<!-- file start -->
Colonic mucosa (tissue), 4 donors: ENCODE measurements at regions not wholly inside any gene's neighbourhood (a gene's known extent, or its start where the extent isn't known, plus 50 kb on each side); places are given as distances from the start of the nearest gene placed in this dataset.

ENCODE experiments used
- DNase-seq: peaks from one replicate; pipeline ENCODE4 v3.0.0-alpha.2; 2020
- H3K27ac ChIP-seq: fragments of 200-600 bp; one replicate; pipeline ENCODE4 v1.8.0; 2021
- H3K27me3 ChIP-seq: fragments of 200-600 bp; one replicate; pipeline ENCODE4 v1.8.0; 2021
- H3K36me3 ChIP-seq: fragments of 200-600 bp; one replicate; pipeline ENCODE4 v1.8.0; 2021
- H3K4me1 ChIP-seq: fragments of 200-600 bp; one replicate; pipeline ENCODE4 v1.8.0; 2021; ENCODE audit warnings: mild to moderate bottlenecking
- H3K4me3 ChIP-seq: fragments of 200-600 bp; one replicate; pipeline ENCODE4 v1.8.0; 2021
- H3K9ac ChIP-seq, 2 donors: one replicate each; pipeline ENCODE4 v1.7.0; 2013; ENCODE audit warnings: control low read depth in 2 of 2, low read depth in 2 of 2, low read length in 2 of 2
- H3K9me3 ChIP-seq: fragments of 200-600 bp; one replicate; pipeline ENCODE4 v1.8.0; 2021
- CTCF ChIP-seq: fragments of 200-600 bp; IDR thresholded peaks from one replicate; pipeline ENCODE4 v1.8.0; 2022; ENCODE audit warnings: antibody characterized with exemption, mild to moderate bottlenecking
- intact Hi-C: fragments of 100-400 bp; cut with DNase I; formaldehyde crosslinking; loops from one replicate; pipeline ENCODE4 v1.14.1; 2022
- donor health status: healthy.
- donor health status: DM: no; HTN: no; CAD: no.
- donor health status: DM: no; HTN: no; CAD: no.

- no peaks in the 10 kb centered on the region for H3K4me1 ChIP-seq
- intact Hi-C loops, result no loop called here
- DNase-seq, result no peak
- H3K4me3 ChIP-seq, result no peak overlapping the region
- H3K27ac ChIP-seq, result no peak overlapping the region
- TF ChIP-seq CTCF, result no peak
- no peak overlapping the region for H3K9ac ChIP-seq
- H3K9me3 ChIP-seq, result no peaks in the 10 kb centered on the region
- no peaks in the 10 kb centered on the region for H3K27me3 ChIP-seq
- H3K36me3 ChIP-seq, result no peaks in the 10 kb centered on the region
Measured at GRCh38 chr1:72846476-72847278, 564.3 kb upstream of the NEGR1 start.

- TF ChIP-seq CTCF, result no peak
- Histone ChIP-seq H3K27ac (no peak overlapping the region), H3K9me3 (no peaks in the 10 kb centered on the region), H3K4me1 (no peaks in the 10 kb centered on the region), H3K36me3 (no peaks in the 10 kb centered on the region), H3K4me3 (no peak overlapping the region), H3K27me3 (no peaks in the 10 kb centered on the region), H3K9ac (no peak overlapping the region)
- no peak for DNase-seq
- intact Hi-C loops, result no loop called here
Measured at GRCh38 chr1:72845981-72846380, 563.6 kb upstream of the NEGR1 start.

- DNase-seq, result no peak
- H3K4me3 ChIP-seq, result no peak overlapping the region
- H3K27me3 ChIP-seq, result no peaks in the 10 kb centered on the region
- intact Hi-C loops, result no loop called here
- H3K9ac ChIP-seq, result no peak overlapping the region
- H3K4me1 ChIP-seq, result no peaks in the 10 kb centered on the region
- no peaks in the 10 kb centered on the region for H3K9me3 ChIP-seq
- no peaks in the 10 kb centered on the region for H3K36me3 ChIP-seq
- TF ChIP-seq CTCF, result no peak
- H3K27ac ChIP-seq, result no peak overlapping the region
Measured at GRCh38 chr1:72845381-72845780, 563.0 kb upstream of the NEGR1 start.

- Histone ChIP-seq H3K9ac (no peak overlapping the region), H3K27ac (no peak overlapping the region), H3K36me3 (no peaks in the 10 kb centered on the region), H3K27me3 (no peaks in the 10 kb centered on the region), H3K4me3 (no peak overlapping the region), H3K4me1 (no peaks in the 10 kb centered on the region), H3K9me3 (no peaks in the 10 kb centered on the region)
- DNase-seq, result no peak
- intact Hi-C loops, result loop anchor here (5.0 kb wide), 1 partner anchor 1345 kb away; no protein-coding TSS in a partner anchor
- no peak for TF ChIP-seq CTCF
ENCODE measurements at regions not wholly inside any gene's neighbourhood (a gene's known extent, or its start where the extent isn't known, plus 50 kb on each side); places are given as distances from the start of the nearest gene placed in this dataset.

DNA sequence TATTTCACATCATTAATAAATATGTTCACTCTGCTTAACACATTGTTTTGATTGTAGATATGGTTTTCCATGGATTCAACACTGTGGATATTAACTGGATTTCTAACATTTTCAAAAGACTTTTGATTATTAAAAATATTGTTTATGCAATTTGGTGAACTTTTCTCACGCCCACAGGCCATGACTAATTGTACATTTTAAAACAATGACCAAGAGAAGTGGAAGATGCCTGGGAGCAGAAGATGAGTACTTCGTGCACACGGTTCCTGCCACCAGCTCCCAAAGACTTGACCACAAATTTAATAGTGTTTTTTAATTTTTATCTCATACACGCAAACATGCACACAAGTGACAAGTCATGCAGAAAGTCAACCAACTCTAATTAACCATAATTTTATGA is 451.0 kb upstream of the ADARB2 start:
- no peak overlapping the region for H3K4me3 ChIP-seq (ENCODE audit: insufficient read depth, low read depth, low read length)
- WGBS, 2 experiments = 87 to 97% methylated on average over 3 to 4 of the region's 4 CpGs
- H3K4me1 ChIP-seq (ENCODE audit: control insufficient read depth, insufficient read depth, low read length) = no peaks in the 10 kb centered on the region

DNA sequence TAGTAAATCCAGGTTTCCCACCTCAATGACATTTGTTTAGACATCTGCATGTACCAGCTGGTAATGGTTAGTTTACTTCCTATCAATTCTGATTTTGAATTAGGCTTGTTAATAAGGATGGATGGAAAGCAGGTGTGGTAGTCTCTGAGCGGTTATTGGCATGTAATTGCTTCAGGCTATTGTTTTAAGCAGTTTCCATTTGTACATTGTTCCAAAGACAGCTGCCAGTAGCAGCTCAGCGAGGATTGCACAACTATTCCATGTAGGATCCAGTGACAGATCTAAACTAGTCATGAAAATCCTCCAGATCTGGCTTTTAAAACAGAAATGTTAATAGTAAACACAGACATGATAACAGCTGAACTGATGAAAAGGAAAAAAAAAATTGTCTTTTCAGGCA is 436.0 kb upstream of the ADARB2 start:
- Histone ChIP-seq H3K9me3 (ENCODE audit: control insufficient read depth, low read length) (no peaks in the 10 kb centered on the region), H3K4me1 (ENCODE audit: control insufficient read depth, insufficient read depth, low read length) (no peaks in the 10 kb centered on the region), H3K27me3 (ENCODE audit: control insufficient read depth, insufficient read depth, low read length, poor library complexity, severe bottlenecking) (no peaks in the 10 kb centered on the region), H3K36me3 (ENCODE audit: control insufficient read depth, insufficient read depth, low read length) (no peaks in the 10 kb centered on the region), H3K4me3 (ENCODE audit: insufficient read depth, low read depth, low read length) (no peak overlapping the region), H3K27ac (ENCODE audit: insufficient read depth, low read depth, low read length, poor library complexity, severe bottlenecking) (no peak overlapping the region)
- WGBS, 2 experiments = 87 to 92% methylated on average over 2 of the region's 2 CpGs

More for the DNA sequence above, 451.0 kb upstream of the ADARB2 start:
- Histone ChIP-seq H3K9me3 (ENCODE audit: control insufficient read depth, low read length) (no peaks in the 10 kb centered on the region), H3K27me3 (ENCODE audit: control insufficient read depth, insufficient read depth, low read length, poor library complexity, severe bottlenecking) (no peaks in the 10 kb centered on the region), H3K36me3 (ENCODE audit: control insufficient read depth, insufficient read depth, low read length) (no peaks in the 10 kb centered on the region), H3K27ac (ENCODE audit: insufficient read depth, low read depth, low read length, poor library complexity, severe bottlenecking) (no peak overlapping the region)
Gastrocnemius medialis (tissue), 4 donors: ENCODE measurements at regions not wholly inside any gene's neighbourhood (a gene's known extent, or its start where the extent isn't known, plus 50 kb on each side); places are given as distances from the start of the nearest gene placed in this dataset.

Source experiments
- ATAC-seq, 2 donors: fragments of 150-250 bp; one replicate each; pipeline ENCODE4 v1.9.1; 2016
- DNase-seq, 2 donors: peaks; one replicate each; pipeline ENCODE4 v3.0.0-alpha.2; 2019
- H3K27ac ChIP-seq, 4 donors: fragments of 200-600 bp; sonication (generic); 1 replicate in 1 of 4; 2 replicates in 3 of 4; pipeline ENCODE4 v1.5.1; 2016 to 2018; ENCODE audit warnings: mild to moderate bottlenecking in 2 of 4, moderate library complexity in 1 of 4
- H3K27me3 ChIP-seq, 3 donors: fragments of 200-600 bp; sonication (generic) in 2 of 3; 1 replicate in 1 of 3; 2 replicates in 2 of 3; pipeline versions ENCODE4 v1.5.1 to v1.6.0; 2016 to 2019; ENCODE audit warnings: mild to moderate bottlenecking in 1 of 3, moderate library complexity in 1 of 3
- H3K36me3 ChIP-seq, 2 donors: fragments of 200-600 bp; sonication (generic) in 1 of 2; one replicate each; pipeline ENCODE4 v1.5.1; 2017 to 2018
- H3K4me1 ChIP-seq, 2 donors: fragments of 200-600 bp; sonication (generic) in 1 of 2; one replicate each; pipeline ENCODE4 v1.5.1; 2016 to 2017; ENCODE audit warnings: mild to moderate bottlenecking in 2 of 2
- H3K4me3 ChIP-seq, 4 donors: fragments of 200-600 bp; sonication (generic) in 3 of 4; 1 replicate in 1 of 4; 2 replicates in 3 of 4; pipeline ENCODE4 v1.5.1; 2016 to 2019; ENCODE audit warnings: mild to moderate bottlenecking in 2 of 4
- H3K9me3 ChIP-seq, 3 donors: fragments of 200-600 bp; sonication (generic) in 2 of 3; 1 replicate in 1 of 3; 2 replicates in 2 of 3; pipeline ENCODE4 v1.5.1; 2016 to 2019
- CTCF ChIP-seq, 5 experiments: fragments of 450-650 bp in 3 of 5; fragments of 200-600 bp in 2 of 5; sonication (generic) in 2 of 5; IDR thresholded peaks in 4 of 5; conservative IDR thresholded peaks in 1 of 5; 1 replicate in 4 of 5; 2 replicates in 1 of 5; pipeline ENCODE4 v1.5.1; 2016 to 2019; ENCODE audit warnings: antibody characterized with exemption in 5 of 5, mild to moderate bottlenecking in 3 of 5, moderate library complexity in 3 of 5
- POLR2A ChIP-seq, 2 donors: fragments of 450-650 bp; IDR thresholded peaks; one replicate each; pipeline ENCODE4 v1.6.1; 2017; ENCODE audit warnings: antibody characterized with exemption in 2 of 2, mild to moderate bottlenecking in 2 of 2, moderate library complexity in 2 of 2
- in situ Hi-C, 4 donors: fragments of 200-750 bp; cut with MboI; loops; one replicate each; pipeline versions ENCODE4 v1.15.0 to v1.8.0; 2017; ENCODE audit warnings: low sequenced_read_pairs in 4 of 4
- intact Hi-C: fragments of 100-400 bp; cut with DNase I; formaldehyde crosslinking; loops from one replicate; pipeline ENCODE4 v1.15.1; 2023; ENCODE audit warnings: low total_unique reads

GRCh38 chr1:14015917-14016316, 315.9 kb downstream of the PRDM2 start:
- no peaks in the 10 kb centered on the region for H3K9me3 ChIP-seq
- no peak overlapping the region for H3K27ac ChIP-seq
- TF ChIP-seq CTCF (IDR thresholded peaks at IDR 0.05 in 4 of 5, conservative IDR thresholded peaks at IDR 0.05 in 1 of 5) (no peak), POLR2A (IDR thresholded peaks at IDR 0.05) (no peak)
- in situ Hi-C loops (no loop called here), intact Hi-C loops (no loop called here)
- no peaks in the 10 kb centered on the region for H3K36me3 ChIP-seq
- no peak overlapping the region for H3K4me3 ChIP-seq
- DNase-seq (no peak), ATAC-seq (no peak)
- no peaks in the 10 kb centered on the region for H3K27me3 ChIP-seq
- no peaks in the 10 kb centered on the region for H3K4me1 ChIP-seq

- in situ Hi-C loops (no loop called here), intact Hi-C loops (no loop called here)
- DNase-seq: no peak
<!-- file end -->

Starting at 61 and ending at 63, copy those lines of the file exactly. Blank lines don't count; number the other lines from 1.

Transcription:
- H3K27ac ChIP-seq, 4 donors: fragments of 200-600 bp; sonication (generic); 1 replicate in 1 of 4; 2 replicates in 3 of 4; pipeline ENCODE4 v1.5.1; 2016 to 2018; ENCODE audit warnings: mild to moderate bottlenecking in 2 of 4, moderate library complexity in 1 of 4
- H3K27me3 ChIP-seq, 3 donors: fragments of 200-600 bp; sonication (generic) in 2 of 3; 1 replicate in 1 of 3; 2 replicates in 2 of 3; pipeline versions ENCODE4 v1.5.1 to v1.6.0; 2016 to 2019; ENCODE audit warnings: mild to moderate bottlenecking in 1 of 3, moderate library complexity in 1 of 3
- H3K36me3 ChIP-seq, 2 donors: fragments of 200-600 bp; sonication (generic) in 1 of 2; one replicate each; pipeline ENCODE4 v1.5.1; 2017 to 2018